Panfish fans across Lindy Land dream of stumbling upon schools of hungry crappies and sunfish stacked up in shallow-water hot zones close to the bank.

The shoreline bite isn’t always on fire, of course. When a bank job goes bust, you can either head for home or try a different approach.

Fickle spring weather, murderous fishing pressure and other factors can push panfish out of the shallows. When that happens, set your sights on deep-water structure close to the area where the fish had been feeding.

For example, the first major drop-off near shore often holds fish that have moved away from the shoreline. Sweet spots like a shelf, soft-bottom flat just off the break, and any type of woody cover along the break can all concentrate the action. Depths vary by lake, but 9 to 12 feet is often a good starting point.

A cluster of aggressive crappies may respond well to small jigging spoons like the Lindy Frostee, Quiver Spoon and Rattl’n Flyer Spoon.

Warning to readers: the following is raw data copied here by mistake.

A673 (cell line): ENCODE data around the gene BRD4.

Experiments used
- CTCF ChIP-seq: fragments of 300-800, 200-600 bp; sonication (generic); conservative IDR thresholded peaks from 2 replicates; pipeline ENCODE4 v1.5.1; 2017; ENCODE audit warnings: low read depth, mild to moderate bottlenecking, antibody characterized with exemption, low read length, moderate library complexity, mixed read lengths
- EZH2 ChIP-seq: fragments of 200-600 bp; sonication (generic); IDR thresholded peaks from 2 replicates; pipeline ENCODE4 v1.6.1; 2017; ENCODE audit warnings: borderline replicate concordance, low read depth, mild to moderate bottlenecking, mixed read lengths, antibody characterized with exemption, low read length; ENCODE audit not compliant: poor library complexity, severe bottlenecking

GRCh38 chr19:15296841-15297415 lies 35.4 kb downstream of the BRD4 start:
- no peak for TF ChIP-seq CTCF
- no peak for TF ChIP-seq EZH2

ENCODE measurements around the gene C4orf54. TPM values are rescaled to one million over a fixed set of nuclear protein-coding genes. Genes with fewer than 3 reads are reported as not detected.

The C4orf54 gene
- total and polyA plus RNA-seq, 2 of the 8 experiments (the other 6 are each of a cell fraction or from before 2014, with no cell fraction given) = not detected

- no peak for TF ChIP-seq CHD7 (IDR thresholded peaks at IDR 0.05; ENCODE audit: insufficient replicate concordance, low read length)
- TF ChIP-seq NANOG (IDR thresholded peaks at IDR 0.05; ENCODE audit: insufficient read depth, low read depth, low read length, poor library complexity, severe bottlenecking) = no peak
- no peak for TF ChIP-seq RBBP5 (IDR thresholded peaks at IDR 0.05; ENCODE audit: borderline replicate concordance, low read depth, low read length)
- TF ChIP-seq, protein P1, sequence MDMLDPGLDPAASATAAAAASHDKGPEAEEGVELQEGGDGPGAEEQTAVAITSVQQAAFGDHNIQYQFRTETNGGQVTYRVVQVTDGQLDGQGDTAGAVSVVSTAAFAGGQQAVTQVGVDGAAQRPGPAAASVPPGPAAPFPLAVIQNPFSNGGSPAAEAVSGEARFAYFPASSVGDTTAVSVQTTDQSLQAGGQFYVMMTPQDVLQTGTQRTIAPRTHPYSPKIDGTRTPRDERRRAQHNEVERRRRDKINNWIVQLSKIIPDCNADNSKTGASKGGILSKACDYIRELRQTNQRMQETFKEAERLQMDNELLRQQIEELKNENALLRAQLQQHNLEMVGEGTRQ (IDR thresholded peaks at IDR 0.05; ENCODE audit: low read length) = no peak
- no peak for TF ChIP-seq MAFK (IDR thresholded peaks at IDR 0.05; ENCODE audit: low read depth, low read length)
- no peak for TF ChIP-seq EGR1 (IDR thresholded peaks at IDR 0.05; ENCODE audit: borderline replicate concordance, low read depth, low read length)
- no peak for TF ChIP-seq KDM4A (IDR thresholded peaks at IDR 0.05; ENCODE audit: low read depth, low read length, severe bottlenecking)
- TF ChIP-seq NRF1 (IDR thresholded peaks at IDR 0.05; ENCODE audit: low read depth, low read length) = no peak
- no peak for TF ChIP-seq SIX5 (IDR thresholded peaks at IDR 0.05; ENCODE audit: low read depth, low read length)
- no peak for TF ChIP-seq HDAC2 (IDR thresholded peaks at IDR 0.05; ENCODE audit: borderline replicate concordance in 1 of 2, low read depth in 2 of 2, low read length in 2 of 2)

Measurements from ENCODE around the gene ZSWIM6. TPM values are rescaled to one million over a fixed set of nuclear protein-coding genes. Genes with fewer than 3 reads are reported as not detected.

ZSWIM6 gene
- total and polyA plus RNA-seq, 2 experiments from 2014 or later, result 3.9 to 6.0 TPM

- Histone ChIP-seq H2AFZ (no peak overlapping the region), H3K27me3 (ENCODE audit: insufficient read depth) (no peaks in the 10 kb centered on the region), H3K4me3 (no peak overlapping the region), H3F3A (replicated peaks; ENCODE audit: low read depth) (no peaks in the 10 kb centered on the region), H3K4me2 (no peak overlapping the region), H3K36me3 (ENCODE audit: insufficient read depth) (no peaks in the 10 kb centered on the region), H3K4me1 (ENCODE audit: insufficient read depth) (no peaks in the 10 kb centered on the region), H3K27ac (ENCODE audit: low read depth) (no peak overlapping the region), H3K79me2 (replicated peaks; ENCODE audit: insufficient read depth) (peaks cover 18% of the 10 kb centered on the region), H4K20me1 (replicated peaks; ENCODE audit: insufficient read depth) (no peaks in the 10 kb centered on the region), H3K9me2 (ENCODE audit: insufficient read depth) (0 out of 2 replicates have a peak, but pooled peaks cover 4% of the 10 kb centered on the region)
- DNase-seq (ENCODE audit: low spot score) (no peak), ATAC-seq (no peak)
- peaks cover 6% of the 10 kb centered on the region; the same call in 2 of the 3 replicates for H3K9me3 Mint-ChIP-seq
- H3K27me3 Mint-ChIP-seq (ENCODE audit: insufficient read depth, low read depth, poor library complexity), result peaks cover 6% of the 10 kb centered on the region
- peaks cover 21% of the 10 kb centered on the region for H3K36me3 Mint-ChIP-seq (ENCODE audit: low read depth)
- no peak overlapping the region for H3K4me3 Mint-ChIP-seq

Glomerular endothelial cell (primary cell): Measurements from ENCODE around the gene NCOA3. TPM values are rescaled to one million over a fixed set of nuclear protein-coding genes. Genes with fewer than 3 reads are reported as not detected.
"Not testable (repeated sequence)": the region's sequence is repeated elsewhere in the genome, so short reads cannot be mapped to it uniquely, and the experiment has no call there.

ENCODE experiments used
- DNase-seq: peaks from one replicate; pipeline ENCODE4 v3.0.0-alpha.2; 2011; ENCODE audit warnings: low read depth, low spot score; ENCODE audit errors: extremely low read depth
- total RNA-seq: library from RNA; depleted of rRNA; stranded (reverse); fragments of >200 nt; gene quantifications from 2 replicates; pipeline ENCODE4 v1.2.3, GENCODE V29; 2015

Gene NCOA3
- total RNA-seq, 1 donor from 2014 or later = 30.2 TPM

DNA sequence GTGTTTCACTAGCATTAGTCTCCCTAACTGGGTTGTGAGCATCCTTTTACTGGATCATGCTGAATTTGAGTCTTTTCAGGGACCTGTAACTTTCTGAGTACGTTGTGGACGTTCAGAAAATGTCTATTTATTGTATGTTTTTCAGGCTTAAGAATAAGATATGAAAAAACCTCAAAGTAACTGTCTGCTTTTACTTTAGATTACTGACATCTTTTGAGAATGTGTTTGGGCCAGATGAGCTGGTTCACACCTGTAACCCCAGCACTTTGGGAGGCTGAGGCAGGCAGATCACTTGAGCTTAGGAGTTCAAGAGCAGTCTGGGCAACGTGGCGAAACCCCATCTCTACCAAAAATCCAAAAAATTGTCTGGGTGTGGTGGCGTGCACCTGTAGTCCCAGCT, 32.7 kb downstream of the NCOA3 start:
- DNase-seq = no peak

Less active crappies, and sunfish in general, are often better tempted with insect-imitating ice fishing jigs including the Lindy Ice Worm, Toad and Tungsten Toad. Experiment with tippings such as crawler parts, waxworms and panfish leeches until the fish reveal a preference.

Minimal movement is best with ice jigs in this situation. Either tight-line and hold the jig as still as you can (it will still move), or suspend it below a small Thill slip-bobber and let the lake’s surface impart subtle action. In flat-calm conditions, try lightly twitching the bobber. This is often all you need to trigger a take when spring panfish play hard to catch.